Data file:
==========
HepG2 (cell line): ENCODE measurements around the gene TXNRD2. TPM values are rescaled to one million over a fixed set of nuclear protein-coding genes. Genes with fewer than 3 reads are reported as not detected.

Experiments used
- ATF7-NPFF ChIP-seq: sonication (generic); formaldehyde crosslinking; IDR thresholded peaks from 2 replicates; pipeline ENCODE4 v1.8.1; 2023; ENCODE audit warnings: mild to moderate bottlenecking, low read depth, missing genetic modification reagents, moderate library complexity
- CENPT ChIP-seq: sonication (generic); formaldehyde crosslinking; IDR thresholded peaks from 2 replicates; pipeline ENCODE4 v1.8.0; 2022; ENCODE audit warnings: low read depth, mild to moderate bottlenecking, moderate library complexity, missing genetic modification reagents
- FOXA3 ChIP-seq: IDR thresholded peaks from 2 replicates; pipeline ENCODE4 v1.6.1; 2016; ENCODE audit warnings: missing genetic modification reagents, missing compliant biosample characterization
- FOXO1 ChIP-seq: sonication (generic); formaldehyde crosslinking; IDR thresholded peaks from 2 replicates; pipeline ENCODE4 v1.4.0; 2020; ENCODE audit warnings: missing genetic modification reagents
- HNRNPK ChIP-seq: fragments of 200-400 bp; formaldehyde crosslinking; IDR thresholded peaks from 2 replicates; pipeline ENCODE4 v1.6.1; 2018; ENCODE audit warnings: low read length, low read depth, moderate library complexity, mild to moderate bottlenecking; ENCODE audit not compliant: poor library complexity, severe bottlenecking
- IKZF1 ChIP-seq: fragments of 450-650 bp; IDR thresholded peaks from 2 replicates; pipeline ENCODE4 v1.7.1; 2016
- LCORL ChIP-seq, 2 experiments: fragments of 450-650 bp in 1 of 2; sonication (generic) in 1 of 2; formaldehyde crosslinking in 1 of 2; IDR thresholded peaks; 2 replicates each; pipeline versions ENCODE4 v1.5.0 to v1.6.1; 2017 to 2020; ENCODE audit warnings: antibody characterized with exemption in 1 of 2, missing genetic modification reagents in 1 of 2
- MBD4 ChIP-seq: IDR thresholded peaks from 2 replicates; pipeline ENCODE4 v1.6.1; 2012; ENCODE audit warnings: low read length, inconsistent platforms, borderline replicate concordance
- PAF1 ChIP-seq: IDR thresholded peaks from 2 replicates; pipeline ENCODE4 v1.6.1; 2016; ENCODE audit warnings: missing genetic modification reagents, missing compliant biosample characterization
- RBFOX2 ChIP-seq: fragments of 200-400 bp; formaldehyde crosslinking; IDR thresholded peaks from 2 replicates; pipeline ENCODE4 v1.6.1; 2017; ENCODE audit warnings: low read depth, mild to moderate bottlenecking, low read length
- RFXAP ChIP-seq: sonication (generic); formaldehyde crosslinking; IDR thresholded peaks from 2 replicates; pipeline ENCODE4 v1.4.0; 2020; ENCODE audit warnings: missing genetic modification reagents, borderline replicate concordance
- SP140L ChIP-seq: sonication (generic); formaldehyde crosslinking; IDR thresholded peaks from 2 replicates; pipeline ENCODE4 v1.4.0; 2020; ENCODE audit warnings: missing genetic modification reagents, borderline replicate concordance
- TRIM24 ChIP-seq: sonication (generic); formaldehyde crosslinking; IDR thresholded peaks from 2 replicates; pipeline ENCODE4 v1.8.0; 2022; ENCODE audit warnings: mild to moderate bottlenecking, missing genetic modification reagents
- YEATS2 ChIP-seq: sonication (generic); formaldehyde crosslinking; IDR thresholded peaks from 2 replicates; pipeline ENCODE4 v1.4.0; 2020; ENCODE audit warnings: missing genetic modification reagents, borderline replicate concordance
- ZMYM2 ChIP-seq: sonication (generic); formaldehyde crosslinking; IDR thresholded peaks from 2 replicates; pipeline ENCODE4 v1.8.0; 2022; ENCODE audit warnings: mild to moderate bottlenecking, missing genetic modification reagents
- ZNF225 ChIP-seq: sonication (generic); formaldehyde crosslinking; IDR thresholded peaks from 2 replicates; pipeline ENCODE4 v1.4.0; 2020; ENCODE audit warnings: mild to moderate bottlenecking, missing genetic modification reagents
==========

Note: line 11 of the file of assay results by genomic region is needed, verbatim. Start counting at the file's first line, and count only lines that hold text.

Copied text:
- PAF1 ChIP-seq: IDR thresholded peaks from 2 replicates; pipeline ENCODE4 v1.6.1; 2016; ENCODE audit warnings: missing genetic modification reagents, missing compliant biosample characterization